I read recently an article in PM Hut blog by Keith Mathis where he categorizes top-down planning approach as a project management mistake. I didn’t agree with the author and I will try to put my arguments here hoping to start a discussion.
First point of the author is that top-down planning is old style. He says:
Top-down planning makes the assumption that upper management has the best processes and ideas to run a project smoothly.
I think the author confuses planning with management. Top-down planning means dividing the project’s work into several big parts, then each parts is divided into smaller parts and so on until we reach small enough tasks that we can estimate and assign to somebody. Nobody said that it has to be done by the upper management although I believe that the first steps in dividing the work should be made by the project manager not because she has the best ideas but because she has the best view of “the big picture”.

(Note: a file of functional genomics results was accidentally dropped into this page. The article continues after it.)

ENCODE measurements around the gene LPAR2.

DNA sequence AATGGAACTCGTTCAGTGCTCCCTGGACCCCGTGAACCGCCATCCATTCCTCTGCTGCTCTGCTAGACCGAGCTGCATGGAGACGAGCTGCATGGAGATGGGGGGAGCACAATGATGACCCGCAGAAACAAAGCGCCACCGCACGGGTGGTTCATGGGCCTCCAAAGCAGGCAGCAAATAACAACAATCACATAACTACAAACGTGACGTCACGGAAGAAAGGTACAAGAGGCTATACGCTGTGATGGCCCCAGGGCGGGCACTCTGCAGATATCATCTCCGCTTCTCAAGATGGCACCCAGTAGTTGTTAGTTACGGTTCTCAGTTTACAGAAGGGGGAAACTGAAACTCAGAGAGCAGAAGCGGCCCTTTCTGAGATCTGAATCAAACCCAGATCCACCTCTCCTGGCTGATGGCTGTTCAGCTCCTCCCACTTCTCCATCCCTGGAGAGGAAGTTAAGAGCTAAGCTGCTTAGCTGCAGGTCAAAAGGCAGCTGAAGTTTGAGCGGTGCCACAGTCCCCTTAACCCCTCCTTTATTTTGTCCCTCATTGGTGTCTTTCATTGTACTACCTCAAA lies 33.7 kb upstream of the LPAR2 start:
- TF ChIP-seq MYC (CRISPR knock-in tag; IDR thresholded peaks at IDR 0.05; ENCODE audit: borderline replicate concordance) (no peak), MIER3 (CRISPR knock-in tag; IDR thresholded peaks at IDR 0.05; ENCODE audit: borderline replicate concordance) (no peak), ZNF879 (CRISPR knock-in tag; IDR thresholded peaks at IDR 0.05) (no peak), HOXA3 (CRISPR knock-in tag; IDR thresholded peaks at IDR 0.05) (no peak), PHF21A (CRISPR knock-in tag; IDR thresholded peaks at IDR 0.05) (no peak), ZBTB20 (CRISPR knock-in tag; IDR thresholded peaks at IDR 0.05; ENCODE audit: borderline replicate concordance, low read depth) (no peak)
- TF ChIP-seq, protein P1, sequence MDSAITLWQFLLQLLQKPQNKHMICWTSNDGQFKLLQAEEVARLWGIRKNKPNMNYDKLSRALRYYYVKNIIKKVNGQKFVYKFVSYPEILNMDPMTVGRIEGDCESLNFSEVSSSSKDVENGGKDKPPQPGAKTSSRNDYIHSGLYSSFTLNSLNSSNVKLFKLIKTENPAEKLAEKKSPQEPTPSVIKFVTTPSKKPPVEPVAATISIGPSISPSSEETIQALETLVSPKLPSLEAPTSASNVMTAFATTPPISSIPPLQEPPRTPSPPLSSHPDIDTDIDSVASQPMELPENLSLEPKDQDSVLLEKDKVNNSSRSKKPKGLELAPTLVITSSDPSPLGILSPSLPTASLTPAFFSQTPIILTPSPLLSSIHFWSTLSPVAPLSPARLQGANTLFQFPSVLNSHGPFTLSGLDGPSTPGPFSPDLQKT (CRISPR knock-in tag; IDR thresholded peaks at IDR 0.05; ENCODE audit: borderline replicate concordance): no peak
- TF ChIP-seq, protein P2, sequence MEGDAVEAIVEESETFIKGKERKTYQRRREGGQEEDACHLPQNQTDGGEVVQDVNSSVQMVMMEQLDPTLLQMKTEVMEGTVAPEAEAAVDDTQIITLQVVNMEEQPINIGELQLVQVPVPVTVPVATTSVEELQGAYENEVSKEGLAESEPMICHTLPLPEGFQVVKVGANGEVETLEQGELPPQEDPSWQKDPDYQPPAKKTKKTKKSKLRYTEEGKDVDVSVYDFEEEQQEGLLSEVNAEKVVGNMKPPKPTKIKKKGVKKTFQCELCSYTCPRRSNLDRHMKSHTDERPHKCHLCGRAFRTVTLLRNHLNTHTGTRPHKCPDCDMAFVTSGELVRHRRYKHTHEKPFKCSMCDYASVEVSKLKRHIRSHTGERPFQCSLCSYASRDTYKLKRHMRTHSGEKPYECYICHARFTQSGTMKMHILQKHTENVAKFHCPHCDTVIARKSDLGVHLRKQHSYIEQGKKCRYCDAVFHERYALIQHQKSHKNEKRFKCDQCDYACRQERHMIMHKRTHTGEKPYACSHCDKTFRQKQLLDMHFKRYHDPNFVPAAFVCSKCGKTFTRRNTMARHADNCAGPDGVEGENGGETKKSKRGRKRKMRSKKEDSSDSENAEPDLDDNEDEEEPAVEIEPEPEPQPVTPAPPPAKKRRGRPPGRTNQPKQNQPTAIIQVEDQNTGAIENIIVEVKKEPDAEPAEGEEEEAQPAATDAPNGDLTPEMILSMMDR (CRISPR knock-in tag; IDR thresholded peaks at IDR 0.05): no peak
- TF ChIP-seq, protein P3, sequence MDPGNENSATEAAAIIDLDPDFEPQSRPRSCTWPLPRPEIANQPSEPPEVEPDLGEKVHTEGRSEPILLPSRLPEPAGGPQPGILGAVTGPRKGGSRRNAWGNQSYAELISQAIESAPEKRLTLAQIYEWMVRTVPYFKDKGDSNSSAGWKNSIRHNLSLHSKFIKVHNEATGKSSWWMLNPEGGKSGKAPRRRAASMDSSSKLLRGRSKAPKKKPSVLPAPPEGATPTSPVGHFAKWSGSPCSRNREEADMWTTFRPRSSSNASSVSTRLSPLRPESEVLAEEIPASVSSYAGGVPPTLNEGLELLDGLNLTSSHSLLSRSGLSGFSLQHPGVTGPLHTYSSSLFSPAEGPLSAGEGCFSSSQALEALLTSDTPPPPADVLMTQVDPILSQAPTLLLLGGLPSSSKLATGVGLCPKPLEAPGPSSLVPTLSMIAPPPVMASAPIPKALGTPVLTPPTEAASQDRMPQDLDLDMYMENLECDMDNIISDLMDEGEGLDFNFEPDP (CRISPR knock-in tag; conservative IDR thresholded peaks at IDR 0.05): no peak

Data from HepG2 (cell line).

The second point is that top-down planning could reinforce the “Peter Principle”
The “Peter Principle” says that individuals are promoted until they reach their level of incompetence, at which time the promotions cease. As the author explains it, people are promoted until they start doing a bad job, and then they are left in that position until retirement or until they quit.
First, this “principle” is kind of corporate humor so it doesn’t happen all the time in reality. Second, before they are promoted to the level of their incompetence, the skillful project managers are at their best position and they do their job the right way. And third, even if the PM is incompetent, they have a team of trusted people on which they can rely to make the plan together.
The same argument stays about the third point of the author: top-down planning limits buy-in from the team because the project manager wouldn’t allow them to participate in the plannig process. I will repeat: planning is not managing and it is not necessary that the project manager makes the plan by herself. Top-down planning is about how to make a plan, not about who makes it.
I am not saying that top-down approach in planning is the best way to do it but definitely it is not a wrong approach by definition. Whether it is right or wrong depends mainly on the team expertise, the technical experience they have and the knowledge about the business area.
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